alexa
Reach Us +1-217-403-9671
Post-Harvest Life of Cut Chrysanthemum Cultivars in Relation to Chemicals, Wrapping Material and Storage Conditions | OMICS International
ISSN: 2376-0354
Journal of Horticulture
Make the best use of Scientific Research and information from our 700+ peer reviewed, Open Access Journals that operates with the help of 50,000+ Editorial Board Members and esteemed reviewers and 1000+ Scientific associations in Medical, Clinical, Pharmaceutical, Engineering, Technology and Management Fields.
Meet Inspiring Speakers and Experts at our 3000+ Global Conferenceseries Events with over 600+ Conferences, 1200+ Symposiums and 1200+ Workshops on
Medical, Pharma, Engineering, Science, Technology and Business

Post-Harvest Life of Cut Chrysanthemum Cultivars in Relation to Chemicals, Wrapping Material and Storage Conditions

Ranjan Srivastava*, Gunjan Sharma and Satish Chand
Department of Horticulture, G.B. Pant University of Agriculture and Technology, Pantnagar, India
Corresponding Author : Ranjan Srivastava
Department of Horticulture
G.B. Pant University of Agriculture and Technology
Pantnagar, India, 263 145
Tel: 9412039911
E-mail: [email protected]
Received July 07, 2014; Accepted January 29, 2015; Published February 03, 2015
Citation: Srivastava R, Sharma G, Chand S (2015) Post-Harvest Life of Cut Chrysanthemum Cultivars in Relation to Chemicals, Wrapping Material and Storage Conditions. J Horticulture 2:123. doi:10.4172/2376-0354.1000123
Copyright: © 2015 Srivastava R. This is an open-access article distributed under the terms of the Creative Commons Attribution License, which permits unrestricted use, distribution, and reproduction in any medium, provided the original author and source are credited.
Related article at
DownloadPubmed DownloadScholar Google

Visit for more related articles at Journal of Horticulture

Abstract

A study was conducted to examine the efficacy of chemicals, wrapping material and storage conditions on postharvest life of chrysanthemum cultivars Snowball Yellow and Snowball White. Vase life and flower quality were significantly influenced by chemicals, wrapping material and storage conditions. Minimum weight loss of spikes, maximum total water absorbed, flower diameter and vase life were obtained in treatment T2 (4% sucrose) as compared to control (Tap water). Significant effect of wrapping material and storage condition were also observed on per cent weight loss, total water absorbed maximum flower diameter and vase life in both the cultivars. Wrapping of spikes in PP 200 gauge with refrigerated storage at 3-4°C for 3 days + 6 hours of simulated transit (T₃Sâ‚‚) resulted in minimum percent weight loss, maximum total water absorbed, flower diameter and maximum vase life in both the cultivars.

Abstract
A study was conducted to examine the efficacy of chemicals, wrapping material and storage conditions on post-harvest life of chrysanthemum cultivars Snowball Yellow and Snowball White. Vase life and flower quality were significantly influenced by chemicals, wrapping material and storage conditions. Minimum weight loss of spikes, maximum total water absorbed, flower diameter and vase life were obtained in treatment T2 (4% sucrose) as compared to control (Tap water). Significant effect of wrapping material and storage condition were also observed on per cent weight loss, total water absorbed maximum flower diameter and vase life in both the cultivars. Wrapping of spikes in PP 200 gauge with refrigerated storage at 3-4°C for 3 days + 6 hours of simulated transit (TS) resulted in minimum percent weight loss, maximum total water absorbed, flower diameter and maximum vase life in both the cultivars.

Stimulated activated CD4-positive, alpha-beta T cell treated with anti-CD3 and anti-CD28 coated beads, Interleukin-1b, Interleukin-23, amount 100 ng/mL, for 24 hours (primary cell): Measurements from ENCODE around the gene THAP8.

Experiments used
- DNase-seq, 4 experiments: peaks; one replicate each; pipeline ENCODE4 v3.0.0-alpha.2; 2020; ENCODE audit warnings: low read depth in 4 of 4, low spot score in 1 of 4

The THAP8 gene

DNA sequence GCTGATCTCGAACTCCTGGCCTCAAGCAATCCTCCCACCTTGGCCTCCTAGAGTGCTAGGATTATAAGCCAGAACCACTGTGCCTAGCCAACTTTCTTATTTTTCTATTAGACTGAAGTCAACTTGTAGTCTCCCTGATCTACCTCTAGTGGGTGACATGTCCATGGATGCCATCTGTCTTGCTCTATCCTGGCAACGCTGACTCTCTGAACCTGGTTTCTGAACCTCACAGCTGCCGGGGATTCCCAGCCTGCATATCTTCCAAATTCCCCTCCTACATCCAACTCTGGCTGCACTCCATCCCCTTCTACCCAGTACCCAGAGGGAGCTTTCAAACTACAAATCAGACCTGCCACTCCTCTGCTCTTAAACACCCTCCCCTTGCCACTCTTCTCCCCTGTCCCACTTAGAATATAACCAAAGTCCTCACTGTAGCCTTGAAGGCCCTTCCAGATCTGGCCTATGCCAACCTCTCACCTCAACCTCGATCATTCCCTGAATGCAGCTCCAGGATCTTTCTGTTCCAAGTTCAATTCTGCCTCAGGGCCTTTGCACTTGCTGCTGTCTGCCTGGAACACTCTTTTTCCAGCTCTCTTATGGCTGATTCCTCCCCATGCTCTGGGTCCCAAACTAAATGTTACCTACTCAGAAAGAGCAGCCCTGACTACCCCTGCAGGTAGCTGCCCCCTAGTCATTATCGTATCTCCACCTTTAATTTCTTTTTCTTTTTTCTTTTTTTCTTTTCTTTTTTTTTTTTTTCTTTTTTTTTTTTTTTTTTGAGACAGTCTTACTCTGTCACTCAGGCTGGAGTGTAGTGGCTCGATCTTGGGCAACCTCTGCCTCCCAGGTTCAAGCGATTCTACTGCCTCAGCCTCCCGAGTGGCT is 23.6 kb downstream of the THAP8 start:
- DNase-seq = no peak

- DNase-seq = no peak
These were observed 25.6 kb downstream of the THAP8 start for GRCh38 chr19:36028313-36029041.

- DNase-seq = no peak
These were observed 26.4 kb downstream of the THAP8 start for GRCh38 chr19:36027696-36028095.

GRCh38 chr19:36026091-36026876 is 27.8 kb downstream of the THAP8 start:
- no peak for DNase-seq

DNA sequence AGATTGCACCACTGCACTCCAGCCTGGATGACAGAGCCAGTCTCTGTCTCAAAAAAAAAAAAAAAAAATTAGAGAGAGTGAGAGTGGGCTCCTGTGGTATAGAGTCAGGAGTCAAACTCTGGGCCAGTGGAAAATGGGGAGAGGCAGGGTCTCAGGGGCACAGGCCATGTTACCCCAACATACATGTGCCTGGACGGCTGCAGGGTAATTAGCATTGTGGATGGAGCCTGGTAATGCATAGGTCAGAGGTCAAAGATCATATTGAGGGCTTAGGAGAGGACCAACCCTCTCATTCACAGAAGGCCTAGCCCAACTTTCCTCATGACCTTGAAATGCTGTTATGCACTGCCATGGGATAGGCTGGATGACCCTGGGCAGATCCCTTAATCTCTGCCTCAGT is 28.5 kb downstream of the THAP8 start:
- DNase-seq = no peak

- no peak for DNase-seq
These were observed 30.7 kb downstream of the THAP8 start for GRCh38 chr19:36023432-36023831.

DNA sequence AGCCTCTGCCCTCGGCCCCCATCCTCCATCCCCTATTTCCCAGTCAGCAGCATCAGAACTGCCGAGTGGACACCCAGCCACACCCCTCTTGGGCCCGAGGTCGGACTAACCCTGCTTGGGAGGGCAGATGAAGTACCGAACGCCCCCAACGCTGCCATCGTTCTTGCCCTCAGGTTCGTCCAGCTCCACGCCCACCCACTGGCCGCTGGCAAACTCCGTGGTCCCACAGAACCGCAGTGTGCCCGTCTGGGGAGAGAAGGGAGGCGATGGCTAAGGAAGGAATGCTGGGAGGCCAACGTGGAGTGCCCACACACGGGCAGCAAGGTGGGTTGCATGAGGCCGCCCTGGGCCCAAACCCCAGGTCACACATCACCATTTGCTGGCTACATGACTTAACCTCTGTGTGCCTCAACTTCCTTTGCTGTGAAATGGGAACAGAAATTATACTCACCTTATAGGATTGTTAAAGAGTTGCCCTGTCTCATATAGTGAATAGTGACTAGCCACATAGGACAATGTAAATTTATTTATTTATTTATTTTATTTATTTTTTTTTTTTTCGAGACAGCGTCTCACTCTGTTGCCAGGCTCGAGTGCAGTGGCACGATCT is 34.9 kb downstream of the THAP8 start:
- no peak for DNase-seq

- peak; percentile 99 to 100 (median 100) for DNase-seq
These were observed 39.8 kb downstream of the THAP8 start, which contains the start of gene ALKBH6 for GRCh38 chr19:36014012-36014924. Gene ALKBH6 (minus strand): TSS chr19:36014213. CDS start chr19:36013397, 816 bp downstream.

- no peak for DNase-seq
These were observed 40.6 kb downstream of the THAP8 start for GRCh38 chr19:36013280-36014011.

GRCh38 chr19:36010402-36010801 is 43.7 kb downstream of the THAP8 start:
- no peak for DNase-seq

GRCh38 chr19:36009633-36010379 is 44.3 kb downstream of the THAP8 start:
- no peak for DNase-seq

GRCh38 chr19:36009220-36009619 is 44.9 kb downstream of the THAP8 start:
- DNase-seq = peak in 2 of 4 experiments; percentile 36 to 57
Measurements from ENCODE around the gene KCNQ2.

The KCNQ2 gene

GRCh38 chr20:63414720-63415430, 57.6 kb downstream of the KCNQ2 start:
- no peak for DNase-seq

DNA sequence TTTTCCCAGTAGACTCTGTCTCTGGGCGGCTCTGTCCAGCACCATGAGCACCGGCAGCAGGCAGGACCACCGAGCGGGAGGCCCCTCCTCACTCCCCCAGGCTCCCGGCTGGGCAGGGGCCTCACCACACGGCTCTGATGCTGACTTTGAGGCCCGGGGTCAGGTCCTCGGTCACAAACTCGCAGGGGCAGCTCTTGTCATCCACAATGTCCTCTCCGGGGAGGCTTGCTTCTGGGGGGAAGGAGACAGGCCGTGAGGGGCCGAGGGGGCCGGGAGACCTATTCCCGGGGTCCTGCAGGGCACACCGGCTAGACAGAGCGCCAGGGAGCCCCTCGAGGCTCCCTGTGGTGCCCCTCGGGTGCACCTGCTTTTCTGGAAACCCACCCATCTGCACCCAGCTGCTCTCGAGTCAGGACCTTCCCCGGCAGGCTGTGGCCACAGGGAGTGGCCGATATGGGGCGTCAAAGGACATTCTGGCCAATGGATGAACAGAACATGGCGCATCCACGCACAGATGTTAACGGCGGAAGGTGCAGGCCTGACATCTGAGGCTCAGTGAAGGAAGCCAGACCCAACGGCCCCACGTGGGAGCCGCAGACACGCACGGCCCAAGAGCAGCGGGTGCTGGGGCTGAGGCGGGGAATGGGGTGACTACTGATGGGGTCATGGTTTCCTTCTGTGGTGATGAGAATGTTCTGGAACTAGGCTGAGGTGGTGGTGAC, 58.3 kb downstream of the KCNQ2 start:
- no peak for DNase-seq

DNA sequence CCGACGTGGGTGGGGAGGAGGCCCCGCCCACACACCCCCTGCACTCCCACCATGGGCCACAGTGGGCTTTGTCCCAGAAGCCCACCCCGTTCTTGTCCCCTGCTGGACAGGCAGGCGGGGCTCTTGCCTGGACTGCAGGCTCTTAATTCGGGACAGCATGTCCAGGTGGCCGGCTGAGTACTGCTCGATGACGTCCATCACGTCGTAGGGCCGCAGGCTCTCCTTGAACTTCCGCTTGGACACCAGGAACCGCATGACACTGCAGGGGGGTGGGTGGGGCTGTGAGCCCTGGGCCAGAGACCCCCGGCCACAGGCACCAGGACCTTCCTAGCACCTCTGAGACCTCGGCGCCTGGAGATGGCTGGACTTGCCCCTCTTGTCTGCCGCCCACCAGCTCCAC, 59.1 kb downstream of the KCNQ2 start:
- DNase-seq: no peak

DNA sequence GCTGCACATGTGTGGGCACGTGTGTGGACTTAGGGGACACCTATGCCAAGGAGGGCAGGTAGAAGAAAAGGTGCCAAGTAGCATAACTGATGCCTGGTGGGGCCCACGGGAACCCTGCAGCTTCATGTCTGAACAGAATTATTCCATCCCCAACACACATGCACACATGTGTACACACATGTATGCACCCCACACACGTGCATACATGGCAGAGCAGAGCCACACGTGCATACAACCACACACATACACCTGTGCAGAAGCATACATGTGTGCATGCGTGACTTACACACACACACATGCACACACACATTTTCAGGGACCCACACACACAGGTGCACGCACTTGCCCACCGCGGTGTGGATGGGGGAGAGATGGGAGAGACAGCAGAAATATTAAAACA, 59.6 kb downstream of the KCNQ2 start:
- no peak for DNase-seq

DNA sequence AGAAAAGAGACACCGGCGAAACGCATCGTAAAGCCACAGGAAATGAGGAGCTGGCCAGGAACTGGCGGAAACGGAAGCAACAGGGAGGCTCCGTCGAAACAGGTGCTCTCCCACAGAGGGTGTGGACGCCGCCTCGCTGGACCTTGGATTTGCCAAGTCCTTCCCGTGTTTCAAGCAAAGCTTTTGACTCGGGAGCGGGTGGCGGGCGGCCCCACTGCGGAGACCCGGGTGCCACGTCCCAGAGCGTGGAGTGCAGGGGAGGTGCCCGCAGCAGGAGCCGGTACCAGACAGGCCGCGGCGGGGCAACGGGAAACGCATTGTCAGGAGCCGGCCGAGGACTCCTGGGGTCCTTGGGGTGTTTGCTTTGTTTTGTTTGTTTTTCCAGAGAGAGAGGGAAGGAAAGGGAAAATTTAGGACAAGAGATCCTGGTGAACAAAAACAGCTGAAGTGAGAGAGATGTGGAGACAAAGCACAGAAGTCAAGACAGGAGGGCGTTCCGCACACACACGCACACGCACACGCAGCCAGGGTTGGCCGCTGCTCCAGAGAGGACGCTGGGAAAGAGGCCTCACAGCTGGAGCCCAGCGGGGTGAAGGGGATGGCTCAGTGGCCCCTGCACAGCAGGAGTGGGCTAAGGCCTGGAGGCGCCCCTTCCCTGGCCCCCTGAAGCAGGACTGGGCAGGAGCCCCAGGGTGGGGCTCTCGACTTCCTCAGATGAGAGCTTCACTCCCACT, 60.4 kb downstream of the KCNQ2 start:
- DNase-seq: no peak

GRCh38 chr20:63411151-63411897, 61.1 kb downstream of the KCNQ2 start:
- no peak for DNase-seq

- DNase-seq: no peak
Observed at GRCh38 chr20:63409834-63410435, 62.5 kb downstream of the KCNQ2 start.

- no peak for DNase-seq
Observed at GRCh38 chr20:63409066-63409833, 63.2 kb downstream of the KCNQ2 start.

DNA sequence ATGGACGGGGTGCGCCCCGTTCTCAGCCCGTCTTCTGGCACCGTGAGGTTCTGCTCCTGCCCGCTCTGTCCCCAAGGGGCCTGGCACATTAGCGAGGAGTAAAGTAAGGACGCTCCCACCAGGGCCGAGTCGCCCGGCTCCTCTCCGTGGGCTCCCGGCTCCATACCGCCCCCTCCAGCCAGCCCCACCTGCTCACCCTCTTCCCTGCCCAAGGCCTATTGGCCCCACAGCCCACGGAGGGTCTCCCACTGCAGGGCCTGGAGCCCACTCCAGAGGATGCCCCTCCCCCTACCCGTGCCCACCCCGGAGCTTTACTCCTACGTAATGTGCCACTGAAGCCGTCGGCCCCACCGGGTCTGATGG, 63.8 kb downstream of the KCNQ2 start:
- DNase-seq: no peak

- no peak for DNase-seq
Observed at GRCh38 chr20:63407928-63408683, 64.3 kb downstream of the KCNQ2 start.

Keywords
Chrysanthemum; Variety; Wrapping material; Storage; Chemicals; Vase life
Introduction
Cut flowers, in general, are highly perishable and chrysanthemums are no exception to it. The high perishability of flowers render them vulnerable to considerable post-harvest losses [1]. In view of market strategy for cut flowers in the country, there are problems of frequent market gluts and price crash. Hence, there is an urgent need to evolve an appropriate packaging and storage technique for cut flowers during periods of decline and also to facilitate long term sea-shipment for export. Postharvest handling involving packaging is imperative to maintain flower freshness and original colour of flower for a longer period which is chiefly governed by internal mechanism that includes balance between water uptake and water loss, stem plugging, respiration rate and production of toxic substances like ethylene and external factors that include environmental conditions and microbial attack on the cut ends. The vase life of cut flowers is influenced by variety of factors like climate, variety, harvesting time, post harvest handling etc. [1]. A wide range of floral preservatives in the form of germicides, ethylene antagonistics and source of energy (sucrose) are in use to preserve the flower quality and extending post harvest longevity of cut flowers. Post harvest management and value addition can increase prices of cut flowers up to 9-10 times. A variety of preservatives and temperature treatments have been advocated for extending the vase life of cut flowers of different varieties. However, such information on crop varieties growing under Tarai conditions is scanty. Therefore, the present investigation was undertaken to study the influence of chemicals, wrapping material and storage conditions on post harvest life of chrysanthemum.